Web page scripts

A Kawa web page script is a Kawa program that is invoked by a web server because the server received an HTTP request. The result of evaluating the top-level expressions becomes the HTTP response that the servlet sends back to the client, usually a browser.

A web page script may be as simple as:

(format "The time is <~s>." (java.util.Date))

This returns a response of consisting of a formatted string giving the current time. The string would interpreted as text/plain content: The angle brackets are regular characters, and not HTML tag markers.

The script can alternatively evaluate to XML/HTML node values, for example those created by XML literals:

#<p>Hello, <b>&(request-remote-host)</b>!</p>

In this case the response would be text/html or similar content: The angle brackets should be interpreted by the browser as HTML tag markers. The function request-remote-host is available (automatically) to web page scripts; it returns the host that made the HTTP request, which is then interpolated into the response.

Following sections will go into more details about how to write web page scripts. You can do so in any supported Kawa language, including Scheme, BRL, KRL, or XQuery.

A web server will use a URL mapping to map a request URL to a specific web page script. This can be done in a number of different ways:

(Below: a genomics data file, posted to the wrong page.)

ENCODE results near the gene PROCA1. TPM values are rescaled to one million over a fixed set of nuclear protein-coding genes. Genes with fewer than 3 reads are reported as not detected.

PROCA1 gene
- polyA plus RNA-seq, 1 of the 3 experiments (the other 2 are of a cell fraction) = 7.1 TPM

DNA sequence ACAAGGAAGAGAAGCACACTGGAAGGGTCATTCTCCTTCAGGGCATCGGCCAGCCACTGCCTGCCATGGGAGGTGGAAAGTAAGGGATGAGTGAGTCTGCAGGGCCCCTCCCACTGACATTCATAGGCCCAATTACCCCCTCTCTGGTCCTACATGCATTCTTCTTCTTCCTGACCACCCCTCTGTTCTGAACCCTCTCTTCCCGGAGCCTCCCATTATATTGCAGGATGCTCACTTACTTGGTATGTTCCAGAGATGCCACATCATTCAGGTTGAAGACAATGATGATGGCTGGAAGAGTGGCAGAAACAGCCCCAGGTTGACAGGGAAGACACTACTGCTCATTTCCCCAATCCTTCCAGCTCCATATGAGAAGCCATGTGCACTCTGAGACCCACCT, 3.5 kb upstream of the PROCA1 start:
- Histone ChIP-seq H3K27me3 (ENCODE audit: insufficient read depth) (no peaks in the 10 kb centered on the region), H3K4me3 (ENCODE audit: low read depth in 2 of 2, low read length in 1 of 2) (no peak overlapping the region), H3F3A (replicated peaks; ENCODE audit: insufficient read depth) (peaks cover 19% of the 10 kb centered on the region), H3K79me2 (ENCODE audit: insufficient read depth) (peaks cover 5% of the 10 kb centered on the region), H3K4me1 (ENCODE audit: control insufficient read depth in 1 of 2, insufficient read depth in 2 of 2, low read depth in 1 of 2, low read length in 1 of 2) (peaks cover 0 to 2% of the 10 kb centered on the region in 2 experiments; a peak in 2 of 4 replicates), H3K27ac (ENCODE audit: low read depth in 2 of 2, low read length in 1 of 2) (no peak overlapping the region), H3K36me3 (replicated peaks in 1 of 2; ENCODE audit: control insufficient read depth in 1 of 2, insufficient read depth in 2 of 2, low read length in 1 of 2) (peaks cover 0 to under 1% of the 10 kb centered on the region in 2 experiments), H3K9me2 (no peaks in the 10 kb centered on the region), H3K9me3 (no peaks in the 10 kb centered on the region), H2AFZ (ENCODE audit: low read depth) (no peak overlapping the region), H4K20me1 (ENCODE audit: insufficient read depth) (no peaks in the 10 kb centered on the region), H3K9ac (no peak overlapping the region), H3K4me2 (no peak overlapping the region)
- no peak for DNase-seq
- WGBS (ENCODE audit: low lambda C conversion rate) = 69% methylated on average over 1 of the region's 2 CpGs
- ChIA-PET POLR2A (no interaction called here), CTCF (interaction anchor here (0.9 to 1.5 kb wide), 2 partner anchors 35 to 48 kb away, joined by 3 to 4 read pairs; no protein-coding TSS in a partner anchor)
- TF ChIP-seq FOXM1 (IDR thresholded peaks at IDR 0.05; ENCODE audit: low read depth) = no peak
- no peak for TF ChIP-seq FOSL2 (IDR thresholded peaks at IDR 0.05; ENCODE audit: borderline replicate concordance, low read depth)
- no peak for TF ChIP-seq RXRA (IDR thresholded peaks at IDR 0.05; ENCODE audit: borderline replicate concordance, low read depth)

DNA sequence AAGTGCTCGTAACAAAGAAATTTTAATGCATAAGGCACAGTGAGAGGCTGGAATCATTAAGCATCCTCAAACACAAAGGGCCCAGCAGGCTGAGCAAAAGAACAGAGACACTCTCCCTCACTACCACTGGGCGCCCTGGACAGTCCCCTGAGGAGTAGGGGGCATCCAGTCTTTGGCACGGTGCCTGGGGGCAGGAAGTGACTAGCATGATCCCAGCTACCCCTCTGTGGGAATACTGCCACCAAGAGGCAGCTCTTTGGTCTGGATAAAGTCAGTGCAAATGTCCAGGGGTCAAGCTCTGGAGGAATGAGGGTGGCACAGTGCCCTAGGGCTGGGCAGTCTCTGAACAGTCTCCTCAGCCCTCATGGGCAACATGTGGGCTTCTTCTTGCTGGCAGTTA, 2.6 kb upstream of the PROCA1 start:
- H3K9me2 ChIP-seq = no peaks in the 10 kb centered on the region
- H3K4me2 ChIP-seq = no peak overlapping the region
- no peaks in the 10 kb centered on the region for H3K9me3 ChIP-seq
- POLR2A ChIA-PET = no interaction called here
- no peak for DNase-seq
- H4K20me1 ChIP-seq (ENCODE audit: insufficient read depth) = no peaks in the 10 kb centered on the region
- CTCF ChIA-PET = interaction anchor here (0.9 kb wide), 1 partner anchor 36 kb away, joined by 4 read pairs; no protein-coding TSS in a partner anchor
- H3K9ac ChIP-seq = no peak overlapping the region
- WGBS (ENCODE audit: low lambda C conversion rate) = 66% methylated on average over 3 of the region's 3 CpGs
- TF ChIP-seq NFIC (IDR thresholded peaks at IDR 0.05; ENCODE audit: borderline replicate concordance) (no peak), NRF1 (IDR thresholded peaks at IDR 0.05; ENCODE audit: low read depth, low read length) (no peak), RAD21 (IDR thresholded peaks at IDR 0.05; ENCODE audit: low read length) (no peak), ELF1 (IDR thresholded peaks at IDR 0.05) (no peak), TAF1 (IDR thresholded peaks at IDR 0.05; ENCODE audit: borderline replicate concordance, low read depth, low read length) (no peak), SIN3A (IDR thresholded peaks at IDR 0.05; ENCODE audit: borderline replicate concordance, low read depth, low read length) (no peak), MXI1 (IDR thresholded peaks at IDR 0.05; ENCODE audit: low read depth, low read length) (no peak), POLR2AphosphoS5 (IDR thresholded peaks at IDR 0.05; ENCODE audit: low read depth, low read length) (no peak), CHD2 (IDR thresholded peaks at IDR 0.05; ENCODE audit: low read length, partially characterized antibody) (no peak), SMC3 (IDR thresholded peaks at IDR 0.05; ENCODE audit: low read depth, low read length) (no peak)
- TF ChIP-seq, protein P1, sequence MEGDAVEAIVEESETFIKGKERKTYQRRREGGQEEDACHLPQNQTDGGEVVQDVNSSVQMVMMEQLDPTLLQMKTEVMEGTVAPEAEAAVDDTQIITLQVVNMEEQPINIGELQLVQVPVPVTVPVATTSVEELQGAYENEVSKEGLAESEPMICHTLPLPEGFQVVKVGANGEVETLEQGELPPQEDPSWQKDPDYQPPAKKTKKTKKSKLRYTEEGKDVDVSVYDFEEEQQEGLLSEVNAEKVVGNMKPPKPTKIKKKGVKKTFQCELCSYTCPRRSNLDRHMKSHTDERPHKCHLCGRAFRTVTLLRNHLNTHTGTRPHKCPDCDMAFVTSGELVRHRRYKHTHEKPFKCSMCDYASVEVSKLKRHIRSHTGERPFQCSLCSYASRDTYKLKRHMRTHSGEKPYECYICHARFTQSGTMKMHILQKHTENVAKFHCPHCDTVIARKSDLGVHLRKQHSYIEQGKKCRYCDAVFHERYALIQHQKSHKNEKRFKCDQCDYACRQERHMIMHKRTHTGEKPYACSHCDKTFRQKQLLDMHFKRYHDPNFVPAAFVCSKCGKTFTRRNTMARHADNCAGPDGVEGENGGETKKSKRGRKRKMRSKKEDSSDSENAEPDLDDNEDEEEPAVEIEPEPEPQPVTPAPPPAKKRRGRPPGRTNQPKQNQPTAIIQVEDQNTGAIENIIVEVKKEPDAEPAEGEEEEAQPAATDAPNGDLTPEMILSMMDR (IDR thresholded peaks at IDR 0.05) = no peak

For details on how to extract information from the request see HTTP requests. For details on how the response is created see Generating HTTP responses. If the response is HTML or XML, you may want to read Creating HTML nodes, or Creating XML nodes, or XML literals.

Here are some examples, starting with a simple hello.scm:

(response-content-type 'text/html) ; Optional
  "The request URL was: " (request-url))
(make-element 'p
  (let ((query (request-query-string)))
    (if query
      (values-append "The query string was: " query)
      "There was no query string.")))

This returns two <p> (paragraph) elements: One using make-element and one using the html:p constructor. Or you may prefer to use XML literals.

The same program using KRL:

<p>The request URL was: [(request-url)]</p>,
<p>[(let ((query (request-query-string)))
    (if query
      (begin ]The query string was: [query)

      ]There was no query string.[))]</p>

You can also use XQuery:

<p>The request URL was: {request-url()}</p>
<p>{let $query := request-query-string() return
    if ($query)
    then ("The query string was: ",$query)
    else "There was no query string."}</p>